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Washington Voices

The Verve: Angela Marie Project aiming to give ‘Spark’ with music

Thu., Jan. 2, 2014

The Angela Marie Project is amped; full of energy and plugged in to every person and every place the band members’ songs reach.

They’re also amping up for the release of their new CD, “Spark,” with a gig at nYne Bar and Bistro, 232 W. Sprague Ave., at 7 p.m. Jan. 10. Sparkly attire is optional but encouraged and so is letting your hair down, forgetting your troubles and connecting to the music. For the members of AMP, it’s all about connecting.

“We hope that our music might allow others to disconnect from the daily grind for a minute and connect to our music,” said drummer Jonathan Tuckness. “Music is universal and it brings people together. Angela’s songs are relatable, upbeat and positive. Even the sadder songs contain hope.”

Angela Marie sports an acoustic guitar and is the driving force behind the band. It is her project and, again, everyone else’s project because life is a project and her songs tell the stories of life, from love to loss and everything in between. In “Travel Song” she sings, “The world’s a classroom without the walls. From Spokane to Victoria Falls, fatal to bigotry, meeting each other is the key.” And in “Truly Smile” she sings, “The ants keep marching, through the storm. My head is hurting and I am so worn. Gotta keep it together and be free of all this worry that’s plaguing me and truly smile.”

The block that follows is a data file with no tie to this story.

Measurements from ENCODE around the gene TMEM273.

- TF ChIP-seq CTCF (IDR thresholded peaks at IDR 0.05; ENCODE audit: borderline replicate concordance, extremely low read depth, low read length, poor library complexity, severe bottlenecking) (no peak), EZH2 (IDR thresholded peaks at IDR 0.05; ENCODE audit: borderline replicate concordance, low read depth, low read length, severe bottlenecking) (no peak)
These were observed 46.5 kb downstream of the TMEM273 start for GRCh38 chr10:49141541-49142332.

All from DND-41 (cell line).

She believes in good and her songs reflect that. She believes in helping others and her life reflects that. The band performs at many fundraisers in support of the planet and the less fortunate, and she has traveled to other countries to aid others. To Marie, everything should be and feel as beautiful as a song.

“I do it because when someone tells me they feel moved, uplifted, or a little better about life after hearing our music, I have served one of my purposes in life.”

Collectively, the band has a hard time describing its sound. It could fit anywhere from the 1960s to the present; they are hippies, flute and all, who rock out, they are alternative yet old school, and they are high energy and a slow groove. They do not discern, and when they ask others what they think they sound like, people usually say, “You’re you.”

Talmadge McCamment plays lead guitar. He also grabs a bass when bass player and harmonizer Kat Hall picks up the flute. McCamment has played in a handful of bands but AMP is different.

“Angela’s writing is what makes a difference and so does the way we gel,” he said. “We’re good friends, we’re family. There are no egos, just a desire to spread our music and our belief that we’re all in this together.”



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